Vision and Roadmap

Curious about the timeline for the new Champion Tree Program? You’re in the right place!

We look forward to receiving your public nominations in the spring of 2025 – until then we’ll be hard at work refreshing the Register after the long hiatus, building up our engagement and educational programming, and spreading the word about the revitalized Champion Tree Program. Read on to see our vision for the future and our plan for the next couple years:

Vision for the Future

Abies fraseri – Fraser Fir – Virginia
Photo credit: Brian Kelley, with permission from American Forests


Champion Trees should be a touchstone for educating the public about the importance of large trees in our urban and rural landscapes. From ecosystem services to the mental and physical health benefits of trees, Champion Trees can spark the interest of children and adults about the benefits of protecting large, mature trees in our communities.


The University of Tennessee is uniquely positioned to be a hub for research about Champion Trees, including tree morphology, physiology, longevity, and function. UT Extension has a long history of bringing academic research directly into communities – the information we learn about Champion Trees benefits our society and our environment.

Pinus longaeva – Bristlecone Pine – Nevada
Photo credit: Brian Kelley, with permission from American Forests
Styphnolobium japonicum – Japanese Pagoda Tree – Massachusetts
Photo credit: Brian Kelley, with permission from American Forests


Although the Champion Tree Program does not provide any special protection to the Champion Trees, we work to empower communities to advocate for the protection of these cherished landmarks. Some cities have Tree Protection Ordinances that name Champion Trees (or other large trees) as protected species, requiring a permit to remove or substantially alter. The Champion Tree Program can provide information and support to communities seeking to protect their Champions.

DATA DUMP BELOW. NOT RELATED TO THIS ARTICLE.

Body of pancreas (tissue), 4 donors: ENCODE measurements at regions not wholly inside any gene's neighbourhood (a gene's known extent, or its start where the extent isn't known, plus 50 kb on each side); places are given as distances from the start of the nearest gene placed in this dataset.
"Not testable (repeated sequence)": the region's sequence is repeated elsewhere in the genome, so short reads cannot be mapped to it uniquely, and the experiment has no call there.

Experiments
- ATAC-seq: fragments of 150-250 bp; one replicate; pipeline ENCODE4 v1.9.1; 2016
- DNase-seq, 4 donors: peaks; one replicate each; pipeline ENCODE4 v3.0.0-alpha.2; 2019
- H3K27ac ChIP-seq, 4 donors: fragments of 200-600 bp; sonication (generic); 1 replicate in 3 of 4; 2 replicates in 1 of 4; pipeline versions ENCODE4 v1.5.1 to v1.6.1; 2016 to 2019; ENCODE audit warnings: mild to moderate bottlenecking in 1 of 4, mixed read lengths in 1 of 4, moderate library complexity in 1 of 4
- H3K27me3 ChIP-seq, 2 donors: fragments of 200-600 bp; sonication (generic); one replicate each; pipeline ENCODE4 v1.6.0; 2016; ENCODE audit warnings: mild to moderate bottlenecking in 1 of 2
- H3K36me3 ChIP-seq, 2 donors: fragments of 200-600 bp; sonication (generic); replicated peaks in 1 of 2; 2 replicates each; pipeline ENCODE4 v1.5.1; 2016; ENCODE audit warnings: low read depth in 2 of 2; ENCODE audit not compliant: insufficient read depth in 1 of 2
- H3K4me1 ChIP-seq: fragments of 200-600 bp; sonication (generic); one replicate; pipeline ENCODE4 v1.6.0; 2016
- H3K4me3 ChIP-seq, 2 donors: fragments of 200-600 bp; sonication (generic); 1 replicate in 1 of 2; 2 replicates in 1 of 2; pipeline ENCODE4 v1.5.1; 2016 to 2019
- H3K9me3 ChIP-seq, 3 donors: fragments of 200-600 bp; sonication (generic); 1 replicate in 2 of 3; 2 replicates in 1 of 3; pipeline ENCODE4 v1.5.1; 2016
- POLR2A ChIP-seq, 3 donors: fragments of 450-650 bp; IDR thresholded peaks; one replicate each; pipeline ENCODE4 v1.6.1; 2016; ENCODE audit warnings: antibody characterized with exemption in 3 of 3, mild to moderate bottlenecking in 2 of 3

These trees are more than water-pumping, air-cleaning, carbon-sequestering machines. They’re living beings that frequently are beloved parts of our communities. Many of these gentle giants are in backyards, parks, and other places where they’re known and appreciated by the people who live, work, and play around them. The Champion Tree Program has inspired a community of big tree hunters, who scour the landscapes seeking the largest specimen in the United States. The National Cadre of Tree Measurement Experts supports the work of the Champion Tree Program by developing accurate measurement techniques and providing training on these concepts and practices.

Tilia americana – American Basswood – Kentucky
Photo credit: Brian Kelley, with permission from American Forests

Our Roadmap

Summer 2024

Nominations & Record Corrections open to State Coordinators

The Champion Tree Program’s revamped database will be beta-tested by the State Coordinators who will update records, reverify records 10+ years old, and submit any nominations that have been held back during the hiatus.

Summer to Early Fall 2024

Database brought up-to-date

State Coordinators continue updating records, database refined for public use. Outreach and educational programs built and refined.

Winter 2024

Champion Tree Register made public

Updated Champion Tree Register published online, preparation for opening of public nominations.

January 2025

Nomination form opens to public

Public nominations accepted for the first time since 2021.

Early Fall 2025

Nominations vetted and Champion Trees identified

Nomination period ends, outreach and educational materials released to the public. State Coordinators begin vetting nominations.

Winter 2026

Biannual National Champion Tree Register published

2026 Champion Tree Register published.

January 2027

Nomination form reopens

Public nominations reopen in January 2027 for the 2028 Champion Tree Register.